A religious leader or a religious group has a different responsibility in the aftermath of crises like the Charlie Hebdo attacks. Religion itself, and, as we see today, Islam in particular, has been abused by the ideologizing forces of terror organizations like Al-Qaeda and ISIS (or ISIL). The leaders of these religio-poltical groups use religion—use God—in order to justify their twisted agendas. Pope Francis summarized the phenomenon this way: “Religious fundamentalism, even before it eliminates human beings by perpetrating horrendous killings, eliminates God himself, turning him into a mere ideological pretext.”3

What, then, is the responsibility of the world’s religions, and of world religious leaders in the wake of such attacks? How does our Catholic faith play into this puzzle? Continue reading Je Suis Catholique: A Catholic Response to the Charlie Hebdo Attacks

A Curious Incident of Ecumenism in the Night

by Patrick Angiolillo

The Lord Almighty grant us a peaceful night and a perfect end. Amen.

So beings “An Order for Compline” from the Book of Common Prayer according to the use of the Episcopal Church.

As a recently matriculated student to Yale Divinity School, I have found myself in a new place, with new friends, and among new religious traditions. At Boston College, I was never for lack of Mass, prayer, or all things Catholic. As a member of several Catholic student groups on campus, I had ample opportunity to discuss everything from the Bible to Church teaching to recent issues facing the church and her leadership. “My cup overflows,” as the Psalmist writes.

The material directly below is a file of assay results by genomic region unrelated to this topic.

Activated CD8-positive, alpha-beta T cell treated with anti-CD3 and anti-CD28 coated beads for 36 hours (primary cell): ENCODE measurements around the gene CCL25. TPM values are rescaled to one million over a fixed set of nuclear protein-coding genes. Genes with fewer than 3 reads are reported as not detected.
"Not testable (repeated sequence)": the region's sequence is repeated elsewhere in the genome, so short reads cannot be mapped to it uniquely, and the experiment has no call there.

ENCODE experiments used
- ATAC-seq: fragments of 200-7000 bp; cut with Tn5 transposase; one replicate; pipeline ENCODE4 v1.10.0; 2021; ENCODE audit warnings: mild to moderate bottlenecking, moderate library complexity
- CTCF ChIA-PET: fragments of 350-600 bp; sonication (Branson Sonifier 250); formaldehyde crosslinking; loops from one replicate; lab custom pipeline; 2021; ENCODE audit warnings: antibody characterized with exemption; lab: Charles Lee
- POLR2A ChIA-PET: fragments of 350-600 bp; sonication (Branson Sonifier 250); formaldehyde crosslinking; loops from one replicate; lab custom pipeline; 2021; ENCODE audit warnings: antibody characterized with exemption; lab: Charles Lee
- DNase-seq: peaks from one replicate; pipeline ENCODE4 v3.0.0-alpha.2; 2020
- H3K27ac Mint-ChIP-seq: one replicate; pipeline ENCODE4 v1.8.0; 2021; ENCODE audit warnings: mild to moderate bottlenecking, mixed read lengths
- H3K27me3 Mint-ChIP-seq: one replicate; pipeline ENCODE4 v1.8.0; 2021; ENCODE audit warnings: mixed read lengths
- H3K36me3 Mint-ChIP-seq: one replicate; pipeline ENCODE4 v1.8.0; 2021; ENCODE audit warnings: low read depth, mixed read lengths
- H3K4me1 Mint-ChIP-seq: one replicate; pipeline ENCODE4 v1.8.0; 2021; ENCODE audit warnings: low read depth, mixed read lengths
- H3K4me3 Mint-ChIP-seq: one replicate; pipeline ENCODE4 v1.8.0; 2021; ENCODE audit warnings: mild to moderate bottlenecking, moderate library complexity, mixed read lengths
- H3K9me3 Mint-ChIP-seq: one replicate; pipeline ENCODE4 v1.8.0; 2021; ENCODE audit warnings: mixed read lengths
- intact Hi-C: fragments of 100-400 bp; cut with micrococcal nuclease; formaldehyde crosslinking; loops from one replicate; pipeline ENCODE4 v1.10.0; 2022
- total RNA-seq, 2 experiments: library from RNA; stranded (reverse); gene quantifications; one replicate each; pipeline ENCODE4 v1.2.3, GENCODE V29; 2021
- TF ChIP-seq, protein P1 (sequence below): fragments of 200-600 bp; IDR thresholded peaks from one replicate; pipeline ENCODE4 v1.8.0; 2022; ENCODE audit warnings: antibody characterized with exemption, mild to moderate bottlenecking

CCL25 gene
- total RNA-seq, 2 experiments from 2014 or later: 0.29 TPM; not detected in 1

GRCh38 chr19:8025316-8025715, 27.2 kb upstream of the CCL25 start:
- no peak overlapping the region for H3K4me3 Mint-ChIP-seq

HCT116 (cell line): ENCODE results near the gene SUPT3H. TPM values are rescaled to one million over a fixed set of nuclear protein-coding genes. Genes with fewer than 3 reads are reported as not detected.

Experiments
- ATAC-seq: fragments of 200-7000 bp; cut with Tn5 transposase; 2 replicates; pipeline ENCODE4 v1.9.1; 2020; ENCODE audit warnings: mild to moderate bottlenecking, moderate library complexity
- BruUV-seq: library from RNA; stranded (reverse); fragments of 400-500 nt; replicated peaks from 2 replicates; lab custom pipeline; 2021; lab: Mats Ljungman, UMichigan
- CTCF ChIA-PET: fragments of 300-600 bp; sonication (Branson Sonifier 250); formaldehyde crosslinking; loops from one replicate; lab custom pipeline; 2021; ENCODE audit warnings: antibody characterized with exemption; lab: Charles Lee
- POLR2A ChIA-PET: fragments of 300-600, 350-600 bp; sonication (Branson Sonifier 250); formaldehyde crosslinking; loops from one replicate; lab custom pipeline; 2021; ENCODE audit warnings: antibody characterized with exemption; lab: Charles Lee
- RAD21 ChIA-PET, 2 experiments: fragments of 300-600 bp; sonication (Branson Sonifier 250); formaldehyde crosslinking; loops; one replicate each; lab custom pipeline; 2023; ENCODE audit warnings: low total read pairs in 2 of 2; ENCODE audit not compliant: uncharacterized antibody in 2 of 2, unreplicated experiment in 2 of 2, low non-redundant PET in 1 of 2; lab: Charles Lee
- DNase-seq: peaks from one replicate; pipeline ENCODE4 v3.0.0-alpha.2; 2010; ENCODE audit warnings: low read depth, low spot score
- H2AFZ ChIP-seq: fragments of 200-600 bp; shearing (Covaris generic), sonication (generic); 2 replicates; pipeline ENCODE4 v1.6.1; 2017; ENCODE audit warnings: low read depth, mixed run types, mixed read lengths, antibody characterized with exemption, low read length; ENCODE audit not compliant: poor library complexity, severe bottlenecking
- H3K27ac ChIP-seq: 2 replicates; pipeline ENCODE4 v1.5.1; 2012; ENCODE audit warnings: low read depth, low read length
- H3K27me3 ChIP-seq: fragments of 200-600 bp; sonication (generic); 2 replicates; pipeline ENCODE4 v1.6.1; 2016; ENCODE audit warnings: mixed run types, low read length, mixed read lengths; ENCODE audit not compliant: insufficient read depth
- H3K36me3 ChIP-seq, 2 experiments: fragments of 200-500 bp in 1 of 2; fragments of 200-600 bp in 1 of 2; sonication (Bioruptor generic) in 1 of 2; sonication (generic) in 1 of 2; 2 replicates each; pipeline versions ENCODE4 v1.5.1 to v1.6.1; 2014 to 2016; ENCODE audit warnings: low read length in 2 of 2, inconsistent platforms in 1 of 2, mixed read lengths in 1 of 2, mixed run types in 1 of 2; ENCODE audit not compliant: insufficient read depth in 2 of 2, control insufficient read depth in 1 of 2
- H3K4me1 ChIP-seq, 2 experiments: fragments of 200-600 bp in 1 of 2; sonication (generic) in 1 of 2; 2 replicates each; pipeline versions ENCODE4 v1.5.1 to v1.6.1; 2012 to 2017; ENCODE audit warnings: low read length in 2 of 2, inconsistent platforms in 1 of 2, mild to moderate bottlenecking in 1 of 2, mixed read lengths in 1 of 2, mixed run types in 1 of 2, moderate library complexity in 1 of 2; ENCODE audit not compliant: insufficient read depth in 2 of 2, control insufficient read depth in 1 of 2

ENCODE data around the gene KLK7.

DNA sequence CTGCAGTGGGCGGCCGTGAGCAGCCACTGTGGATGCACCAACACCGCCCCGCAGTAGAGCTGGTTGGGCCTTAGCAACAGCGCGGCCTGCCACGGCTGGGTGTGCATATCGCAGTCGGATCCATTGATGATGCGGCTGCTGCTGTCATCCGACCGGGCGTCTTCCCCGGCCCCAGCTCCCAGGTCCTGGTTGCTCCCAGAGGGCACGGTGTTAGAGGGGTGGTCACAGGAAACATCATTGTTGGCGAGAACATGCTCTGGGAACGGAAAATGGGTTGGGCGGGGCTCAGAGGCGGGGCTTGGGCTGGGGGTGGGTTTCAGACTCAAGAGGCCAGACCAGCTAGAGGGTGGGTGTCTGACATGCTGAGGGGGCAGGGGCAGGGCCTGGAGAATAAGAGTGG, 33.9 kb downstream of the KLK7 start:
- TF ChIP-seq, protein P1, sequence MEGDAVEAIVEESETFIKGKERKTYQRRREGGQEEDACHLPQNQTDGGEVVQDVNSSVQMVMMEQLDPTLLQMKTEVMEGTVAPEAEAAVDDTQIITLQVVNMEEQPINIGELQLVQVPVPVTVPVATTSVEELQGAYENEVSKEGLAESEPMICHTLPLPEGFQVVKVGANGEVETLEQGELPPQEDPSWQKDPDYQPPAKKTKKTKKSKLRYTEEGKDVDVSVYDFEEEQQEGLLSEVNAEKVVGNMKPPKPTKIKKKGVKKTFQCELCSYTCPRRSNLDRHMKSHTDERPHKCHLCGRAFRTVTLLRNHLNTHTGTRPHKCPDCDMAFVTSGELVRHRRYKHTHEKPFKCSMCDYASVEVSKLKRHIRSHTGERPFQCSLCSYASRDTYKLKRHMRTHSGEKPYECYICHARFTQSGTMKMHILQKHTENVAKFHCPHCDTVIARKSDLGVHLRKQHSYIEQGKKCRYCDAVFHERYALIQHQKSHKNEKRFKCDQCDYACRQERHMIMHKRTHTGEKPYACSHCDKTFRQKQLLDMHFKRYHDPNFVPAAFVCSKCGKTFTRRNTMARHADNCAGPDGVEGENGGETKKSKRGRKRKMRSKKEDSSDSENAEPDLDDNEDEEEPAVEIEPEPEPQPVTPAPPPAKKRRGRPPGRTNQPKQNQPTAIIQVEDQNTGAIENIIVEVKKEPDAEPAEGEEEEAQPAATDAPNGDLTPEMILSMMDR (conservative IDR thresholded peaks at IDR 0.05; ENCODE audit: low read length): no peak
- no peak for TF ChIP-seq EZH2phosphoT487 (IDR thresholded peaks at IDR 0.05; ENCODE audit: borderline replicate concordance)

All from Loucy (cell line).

But, as with many things, life kept moving, even though I probably did not want it to. I graduated. And now I have begun my studies in Bible here at YDS.

I have already connected with the school’s Roman Catholic Fellowship group, and I have fast become a regular at the college’s Catholic Chapel, the aptly named St. Thomas More chapel. I have, in my several short weeks here, already dug my roots into the soils of New Haven.

But there has been, for me, a conspicuous lack of Catholicity. Or, perhaps more precisely, there is an abundance of catholicity, such that my Catholicism is unique.

This melting pot of Christianity at YDS has its advantages and disadvantages. I have found myself extremely at home with many new friends whose lives have been shaped by a very different forms of the Christian faith. But, equally so, I have found my comfortability stretched and tested at times, particularly with regard to liturgy.

None of this is to pass a value judgment on YDS or any of my Christian brothers and sisters. Indeed, the mission of the school and its demographic composition are not considerations of this article. What I mean to note is the beauty of this community of Christians who have come together to learn, prayer and grow as individuals and groups.

And such has been my project. I have exposed—and will continue to expose—myself to many Christian traditions, to their worship, and to their faith. Continue reading A Curious Incident of Ecumenism in the Night

The Best Thing(s) We’ve Ready All Day

The best thing we read all day was actually posted here – a terrific guest post from Sara Knutson about vocations, women and religious life.  Check it out here.

The other best thing we have read all day is a piece by Pascal-Emmanuel Gobry.

The lede:

Many liberals have long suggested that it’s impossible to be a Christian and a conservative, because the love of the poor preached by Jesus Christ is incompatible with the economic and social policies promoted by conservatives. Christian conservatives, obviously, disagree. They would say that, at least on economic and social policy, Christian liberals and Christian conservatives agree about the ends — policy that promotes the common good with a preferential option for the poor — but disagree about the means. Jesus told us to love the poor. That is not at all the same thing as voting for programs that take money from one group of people to give it to another, whatever the merits.

As a Christian and a conservative, obviously I think that’s true.

Read it all here.